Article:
I received a call about 20 minutes later asking if I liked mushroom risotto. I answered in the affirmative, but I’m not entirely sure anyone heard me. I could hear the two of them bickering in the background about what they knew I did or did not like. I hung up – assuming the conversation (with me) was over. They called back in a scant 20 minutes more. This time they left a message “You really need to call us back. We’re lost and have no idea where we are.” I called them back with a voicemail of my own – sharing that if they make it to Oregon, they’d gone to far. I thought to myself that if they’d simply gone to Safeway (remember, the store less than half a mile away) they could have walked back if necessary.

Luckily, J remembered to get the dessert. My mom leans toward the healthy (taste-free) side of the menu. Example – if you were to recommend calcium, Mom would suggest calcium tablets or supplements. J would provide the much more obvious (and correct) answer of a variety of ice cream flavors.

Guess who made dinner after this whole adventure. Yup, you guessed it – Becca. Mom and J were fascinated by the resulting salad, pasta and chicken dish (it was delicious). Mom stated that Becca had to learn to cook since she’s married to an Italian. (Note: my mother and father, the Italian immigrant, have now been married for over 30 years.)

At this point, Aunt J was ready to pour herself some margarita mix (heavy on the Jose Cuervo) and run. So when Jon arrived home, shocked that a real meal was awaiting him, Jon and J enjoyed just such a beverage while enjoying the fancy dinner – laughing over the fact that our freezer is now packed to the gills with frozen Trader Joe’s fare.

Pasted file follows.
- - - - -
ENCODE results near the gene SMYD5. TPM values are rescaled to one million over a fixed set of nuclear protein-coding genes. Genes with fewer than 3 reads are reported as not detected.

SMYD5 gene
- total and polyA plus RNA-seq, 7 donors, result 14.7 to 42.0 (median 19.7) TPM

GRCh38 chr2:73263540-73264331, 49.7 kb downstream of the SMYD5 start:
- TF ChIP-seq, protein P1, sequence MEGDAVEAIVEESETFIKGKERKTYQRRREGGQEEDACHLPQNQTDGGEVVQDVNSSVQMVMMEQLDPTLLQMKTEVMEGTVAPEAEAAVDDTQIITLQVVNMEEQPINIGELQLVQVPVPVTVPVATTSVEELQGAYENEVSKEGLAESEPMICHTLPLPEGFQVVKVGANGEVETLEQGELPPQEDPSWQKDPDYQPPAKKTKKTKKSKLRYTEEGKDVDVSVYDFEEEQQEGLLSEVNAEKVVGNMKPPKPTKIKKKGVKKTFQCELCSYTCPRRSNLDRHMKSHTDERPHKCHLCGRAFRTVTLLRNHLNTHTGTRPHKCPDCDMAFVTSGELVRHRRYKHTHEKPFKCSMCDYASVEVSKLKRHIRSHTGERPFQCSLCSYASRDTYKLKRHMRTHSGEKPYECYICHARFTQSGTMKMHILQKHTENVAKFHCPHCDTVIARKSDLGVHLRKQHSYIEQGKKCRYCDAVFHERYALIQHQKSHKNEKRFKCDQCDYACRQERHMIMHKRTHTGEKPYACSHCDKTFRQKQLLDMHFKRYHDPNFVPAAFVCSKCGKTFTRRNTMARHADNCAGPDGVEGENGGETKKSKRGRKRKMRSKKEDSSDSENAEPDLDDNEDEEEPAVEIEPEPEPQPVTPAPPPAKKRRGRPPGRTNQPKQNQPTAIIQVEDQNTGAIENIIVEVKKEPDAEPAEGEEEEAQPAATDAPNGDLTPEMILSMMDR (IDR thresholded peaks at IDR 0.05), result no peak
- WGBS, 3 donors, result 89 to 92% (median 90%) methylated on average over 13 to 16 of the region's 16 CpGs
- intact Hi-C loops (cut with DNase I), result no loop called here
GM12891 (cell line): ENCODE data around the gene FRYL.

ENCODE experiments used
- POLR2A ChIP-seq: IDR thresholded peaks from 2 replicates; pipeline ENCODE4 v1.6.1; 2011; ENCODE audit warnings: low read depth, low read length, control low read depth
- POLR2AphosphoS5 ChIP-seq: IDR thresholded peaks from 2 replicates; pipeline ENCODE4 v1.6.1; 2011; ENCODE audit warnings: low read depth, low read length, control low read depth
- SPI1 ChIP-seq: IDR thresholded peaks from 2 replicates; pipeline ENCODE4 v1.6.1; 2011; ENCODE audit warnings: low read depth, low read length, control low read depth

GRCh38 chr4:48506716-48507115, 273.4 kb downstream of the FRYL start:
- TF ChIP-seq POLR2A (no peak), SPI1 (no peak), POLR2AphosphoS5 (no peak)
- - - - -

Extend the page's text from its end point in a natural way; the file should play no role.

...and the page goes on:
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7 responses to “Strega Nona

  1. Yes, I agree that Becca’s meal was “ottimo e delizioso”. Buon Appetito! I still say TJ’s is great for cooks and non-cooks alike! Ivy’s lunch was great, too! I am sure Amber’s fare was wonderful, but I didnt hang around long enough to sample that.

    The cafe latte from Cuisinart was yummy as well.

  2. Nice job throwing your mother and aunt under the bus 🙂 Hey, no worries – Jon makes a mean margarita! And Ivy, if you read this, I want all those recipes! There’s no telling when I’ll need to give a baby shower in a hospital room – it’s already happened once

    • “We’d have to measure! :-o”
      Very funny Tricia, and big thanks for talking mom into letting me get a facebook, my friend has been bugging me to get one for over a month.

  3. oh this made me laugh! i made ivy’s chicken with cream cheese with an organic dough/wrap for dinner tonight. made it with purple onions instead of white…italian parsley…salt and pepper to taste… easy as a wink! very yummy. house didn’t burn down. mild smoke in the kitchen. i told the hubby that people liked my cooking. now it was his turn to laugh 🙂

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  5. Hahaha, very funny.

    By the way. Strega Janet makes a meeeaaan PBJ and a tasty grilled cheese. Both of which I have taken into my own cooking repertoire.

    Love that mom posted as “Strega”… Mom humor is the best